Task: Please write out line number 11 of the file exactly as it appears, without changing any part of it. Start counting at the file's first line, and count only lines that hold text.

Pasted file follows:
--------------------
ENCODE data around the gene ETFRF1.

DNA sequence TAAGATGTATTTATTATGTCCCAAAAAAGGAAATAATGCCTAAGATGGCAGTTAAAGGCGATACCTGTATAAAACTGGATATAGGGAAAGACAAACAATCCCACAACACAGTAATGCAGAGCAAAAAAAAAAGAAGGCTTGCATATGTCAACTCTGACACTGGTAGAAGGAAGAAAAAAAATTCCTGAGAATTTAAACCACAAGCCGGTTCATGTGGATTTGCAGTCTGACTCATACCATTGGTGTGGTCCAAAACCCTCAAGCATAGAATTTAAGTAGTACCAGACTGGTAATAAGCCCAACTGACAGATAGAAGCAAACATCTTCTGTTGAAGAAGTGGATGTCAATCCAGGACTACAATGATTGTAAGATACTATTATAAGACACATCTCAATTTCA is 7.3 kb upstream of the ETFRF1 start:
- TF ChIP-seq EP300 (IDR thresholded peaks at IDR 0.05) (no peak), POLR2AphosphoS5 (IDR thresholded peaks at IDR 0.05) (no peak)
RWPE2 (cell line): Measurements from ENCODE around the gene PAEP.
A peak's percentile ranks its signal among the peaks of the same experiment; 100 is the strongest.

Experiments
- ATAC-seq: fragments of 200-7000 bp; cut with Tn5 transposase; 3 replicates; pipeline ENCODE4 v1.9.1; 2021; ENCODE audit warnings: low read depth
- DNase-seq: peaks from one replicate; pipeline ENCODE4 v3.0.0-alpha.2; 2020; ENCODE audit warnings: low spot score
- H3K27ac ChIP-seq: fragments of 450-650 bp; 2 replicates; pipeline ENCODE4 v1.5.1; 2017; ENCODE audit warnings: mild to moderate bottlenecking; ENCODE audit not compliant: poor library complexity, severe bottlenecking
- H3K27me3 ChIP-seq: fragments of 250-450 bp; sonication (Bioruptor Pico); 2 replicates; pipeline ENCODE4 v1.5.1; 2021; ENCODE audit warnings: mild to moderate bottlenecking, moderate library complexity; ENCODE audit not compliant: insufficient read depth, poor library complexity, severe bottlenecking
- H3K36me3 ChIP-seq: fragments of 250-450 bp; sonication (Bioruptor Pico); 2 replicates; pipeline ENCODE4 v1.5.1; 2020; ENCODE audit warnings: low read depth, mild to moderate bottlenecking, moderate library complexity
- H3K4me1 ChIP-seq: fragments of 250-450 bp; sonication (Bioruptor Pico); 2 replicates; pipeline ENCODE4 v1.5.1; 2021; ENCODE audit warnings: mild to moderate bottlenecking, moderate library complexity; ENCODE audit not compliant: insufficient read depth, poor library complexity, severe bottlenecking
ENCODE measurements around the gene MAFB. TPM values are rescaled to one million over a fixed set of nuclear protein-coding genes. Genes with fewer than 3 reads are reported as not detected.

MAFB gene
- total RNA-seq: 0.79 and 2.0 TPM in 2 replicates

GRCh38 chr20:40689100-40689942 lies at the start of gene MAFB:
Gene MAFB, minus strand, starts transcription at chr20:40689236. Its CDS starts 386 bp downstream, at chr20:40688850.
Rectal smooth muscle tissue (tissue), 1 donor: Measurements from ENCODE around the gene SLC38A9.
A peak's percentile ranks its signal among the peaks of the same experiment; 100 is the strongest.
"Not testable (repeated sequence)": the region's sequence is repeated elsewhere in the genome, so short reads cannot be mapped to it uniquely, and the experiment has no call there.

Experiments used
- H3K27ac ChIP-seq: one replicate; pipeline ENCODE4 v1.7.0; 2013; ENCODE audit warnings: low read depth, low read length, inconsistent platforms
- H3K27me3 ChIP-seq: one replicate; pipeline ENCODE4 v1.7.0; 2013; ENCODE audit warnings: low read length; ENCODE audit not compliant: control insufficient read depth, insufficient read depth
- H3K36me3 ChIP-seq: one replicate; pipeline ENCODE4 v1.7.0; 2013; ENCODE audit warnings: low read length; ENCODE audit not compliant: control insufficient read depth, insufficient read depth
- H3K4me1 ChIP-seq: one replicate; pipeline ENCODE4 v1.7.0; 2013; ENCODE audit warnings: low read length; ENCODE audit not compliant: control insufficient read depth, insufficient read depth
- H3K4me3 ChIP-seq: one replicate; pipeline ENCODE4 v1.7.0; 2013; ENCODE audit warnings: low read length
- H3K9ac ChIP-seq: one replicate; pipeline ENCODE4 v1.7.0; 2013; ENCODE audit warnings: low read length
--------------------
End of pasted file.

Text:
- H3K36me3 ChIP-seq: fragments of 250-450 bp; sonication (Bioruptor Pico); 2 replicates; pipeline ENCODE4 v1.5.1; 2020; ENCODE audit warnings: low read depth, mild to moderate bottlenecking, moderate library complexity